How I Successfully Procrastinated My Way to Senior Year

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If you know me, I probably seem like one of the calmest people you’ve ever met, comparable to the Dude in The Big Lebowski. Timelines, making plans and generally thinking about the future aren’t my cup of tea. But in reality, I face so much stress on a daily basis that I just don’t sweat the little things in life.

Life, schoolwork and extracurricular activities get so stressful sometimes that I resort to pushing them aside. That is, until I realize I have a paper due in the next two hours. I perfected my habit of putting things off in the almost four years I’ve been at college, but I have a 3.71 GPA and I can’t remember the last time I started a project early.

I wasn’t always a completely lazy student; here’s a timeline of how I managed to procrastinate my way to senior year.

 

Freshman Year

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First semester of college. I was ready. I bought binders, notepads, post-its and a can-do attitude. That slowly diminished the moment I walked into my first English class.

There was so much reading that I couldn’t think straight. Trying my best on each of the four 4-page essays assigned gave me a solid B- average. Luckily, the professor gave the option of rewriting each paper. The catch? They were all due on the day the final and fifth paper was due. I stayed up all night shotgunning lattes and fixing four papers. Maybe not the best idea, but I survived the class with an A.

I realized my hard work amounted to nothing, and my procrastination gave me everything. So from then on, I decided the slacker life was for me. I lived a Hakuna Matata lifestyle – that is, until they day before my homework was due.

 

Sophomore Year

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I spent most of my sophomore year partying and praying to the porcelain gods. If I did any reading at all, I did it at work. I completed essays the night before and crammed for tests at the last moment.

My journalism classes assigned articles due at 8, and I started writing at 6:30. My professors praised my test scores in media law, but they didn’t know I learned all the material the previous night and spent the whole class doing crossword puzzles.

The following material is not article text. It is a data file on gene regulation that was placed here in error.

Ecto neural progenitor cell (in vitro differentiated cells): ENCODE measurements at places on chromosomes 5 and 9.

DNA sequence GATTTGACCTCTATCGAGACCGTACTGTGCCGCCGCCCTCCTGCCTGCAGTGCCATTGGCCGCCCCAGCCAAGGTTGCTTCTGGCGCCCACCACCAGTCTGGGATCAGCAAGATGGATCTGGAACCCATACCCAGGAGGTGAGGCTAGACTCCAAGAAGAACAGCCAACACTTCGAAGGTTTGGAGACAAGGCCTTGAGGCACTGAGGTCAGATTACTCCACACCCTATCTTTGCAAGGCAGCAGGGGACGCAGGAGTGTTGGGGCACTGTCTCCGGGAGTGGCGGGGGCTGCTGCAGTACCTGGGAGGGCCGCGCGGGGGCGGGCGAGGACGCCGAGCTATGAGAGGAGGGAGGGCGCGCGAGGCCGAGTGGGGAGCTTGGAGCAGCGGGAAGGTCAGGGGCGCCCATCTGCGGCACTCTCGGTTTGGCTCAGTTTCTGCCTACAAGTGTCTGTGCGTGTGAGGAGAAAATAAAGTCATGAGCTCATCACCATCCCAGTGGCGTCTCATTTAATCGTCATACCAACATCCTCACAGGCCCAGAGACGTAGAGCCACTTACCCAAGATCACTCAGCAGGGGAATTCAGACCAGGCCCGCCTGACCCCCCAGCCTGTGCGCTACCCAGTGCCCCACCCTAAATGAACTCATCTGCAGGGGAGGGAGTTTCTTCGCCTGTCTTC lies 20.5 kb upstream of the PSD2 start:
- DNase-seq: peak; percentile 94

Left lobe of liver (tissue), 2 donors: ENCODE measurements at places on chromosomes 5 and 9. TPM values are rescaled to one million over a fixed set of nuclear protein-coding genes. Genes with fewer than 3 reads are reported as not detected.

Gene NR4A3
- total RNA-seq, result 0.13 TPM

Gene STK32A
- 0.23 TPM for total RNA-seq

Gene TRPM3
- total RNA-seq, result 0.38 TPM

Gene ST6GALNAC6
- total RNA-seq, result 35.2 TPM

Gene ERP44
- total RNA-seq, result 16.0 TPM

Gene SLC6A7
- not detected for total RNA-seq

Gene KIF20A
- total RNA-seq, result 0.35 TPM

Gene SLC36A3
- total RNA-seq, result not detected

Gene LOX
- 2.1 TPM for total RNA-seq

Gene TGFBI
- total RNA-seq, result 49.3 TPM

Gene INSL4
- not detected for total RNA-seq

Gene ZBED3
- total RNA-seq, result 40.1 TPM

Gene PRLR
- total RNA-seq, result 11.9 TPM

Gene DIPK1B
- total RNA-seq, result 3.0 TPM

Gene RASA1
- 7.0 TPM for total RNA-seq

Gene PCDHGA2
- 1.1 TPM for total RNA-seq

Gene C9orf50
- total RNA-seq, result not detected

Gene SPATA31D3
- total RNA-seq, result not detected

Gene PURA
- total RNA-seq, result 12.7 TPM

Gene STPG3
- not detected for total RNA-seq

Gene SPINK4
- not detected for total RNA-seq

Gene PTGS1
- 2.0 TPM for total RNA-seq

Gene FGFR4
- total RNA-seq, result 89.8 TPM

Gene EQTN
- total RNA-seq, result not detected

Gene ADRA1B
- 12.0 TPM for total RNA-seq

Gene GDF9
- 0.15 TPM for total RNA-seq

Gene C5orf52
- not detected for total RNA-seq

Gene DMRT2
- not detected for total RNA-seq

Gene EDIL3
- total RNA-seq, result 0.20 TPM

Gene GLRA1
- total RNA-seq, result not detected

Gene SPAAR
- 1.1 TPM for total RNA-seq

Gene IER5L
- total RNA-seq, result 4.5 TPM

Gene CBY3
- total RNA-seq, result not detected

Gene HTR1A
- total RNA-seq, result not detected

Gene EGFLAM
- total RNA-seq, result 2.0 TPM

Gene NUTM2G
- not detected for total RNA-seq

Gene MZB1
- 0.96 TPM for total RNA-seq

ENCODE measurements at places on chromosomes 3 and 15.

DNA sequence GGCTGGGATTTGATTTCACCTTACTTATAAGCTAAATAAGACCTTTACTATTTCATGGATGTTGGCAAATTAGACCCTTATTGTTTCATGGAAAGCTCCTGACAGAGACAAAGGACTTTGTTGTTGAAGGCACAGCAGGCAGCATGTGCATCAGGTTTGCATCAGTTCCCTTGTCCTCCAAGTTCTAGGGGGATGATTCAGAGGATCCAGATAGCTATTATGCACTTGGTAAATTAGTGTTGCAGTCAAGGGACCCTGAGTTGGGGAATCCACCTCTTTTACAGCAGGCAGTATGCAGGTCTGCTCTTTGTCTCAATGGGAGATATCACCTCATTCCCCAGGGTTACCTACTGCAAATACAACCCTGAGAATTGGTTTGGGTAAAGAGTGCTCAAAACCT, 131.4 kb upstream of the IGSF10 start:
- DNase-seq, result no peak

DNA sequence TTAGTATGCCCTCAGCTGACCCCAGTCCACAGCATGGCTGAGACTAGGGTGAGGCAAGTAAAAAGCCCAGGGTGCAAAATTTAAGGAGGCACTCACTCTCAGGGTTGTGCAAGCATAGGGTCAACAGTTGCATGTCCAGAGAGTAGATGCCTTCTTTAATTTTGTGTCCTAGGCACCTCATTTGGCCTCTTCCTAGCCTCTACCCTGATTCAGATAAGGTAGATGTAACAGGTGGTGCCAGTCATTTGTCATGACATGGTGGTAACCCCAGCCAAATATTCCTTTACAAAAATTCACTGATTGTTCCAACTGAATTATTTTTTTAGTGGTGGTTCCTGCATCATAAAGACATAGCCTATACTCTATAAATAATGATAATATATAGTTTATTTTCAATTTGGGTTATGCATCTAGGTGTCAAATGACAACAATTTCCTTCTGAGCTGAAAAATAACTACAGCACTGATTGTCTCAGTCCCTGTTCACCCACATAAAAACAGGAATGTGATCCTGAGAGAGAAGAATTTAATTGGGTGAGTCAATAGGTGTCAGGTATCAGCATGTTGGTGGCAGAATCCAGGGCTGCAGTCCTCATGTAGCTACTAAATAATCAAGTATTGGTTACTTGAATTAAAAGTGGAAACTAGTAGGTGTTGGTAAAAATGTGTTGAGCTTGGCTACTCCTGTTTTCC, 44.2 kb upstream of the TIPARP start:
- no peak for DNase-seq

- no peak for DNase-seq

I think I only made it through sophomore year because my job in the mailroom on campus allows me to be on the computer when I work midnight to 4 am. Many a time I finished a Spanish essay at work when I knew it was due later that day.

 

Junior Year

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By junior year, I realized something was wrong with my life. I made it through classes with good grades, but I couldn’t tell you anything I learned from them. Only the hands-on classes, such as newspaper layout design or feature writing, taught me anything I could keep in my head.

My comparative literature class one semester had me reading books about Arthurian legend and epics about good and evil. Seemed easy enough, but my procrastination brought me nothing and my grades plummeted. I wanted to blame the professor, the president, society, communism; anything that would save me from the blame. But I faced it; my procrastinated work was subpar at best.

I started writing my work two days ahead of time, although I still found myself running at 3:55 to turn in work due at 4. At least I created something interesting to read. Well maybe not that interesting. Who really wants to read something entitled “Medieval Women: Transcendental Saviors of the Contemplative Ideal?”

 

Senior Year

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Only a month into senior year, I still do work at the last moment and have almost turned in a few things late, but I feel happy with the quality of my work and the free time I currently have. Procrastination helped to develop my skill of writing under pressure. Who ever heard of a journalism major who turns assignments in early?

Of course, you can still find me on campus running to turn in my articles. And just last night, you could hear me screaming expletives from the couch because my movie class had an article due in 10 minutes that I hadn’t started yet. But it works for me.

I know procrastination probably isn’t the best life advice for someone starting college, but it takes different strokes to make different folks, right? Procrastination comforts me while facing my problems makes me a high-strung mess, and I’m just fine with that. I’ll take my diploma in a few months knowing that I gave it my all, even if I waited ten minutes beforehand to do so.

 

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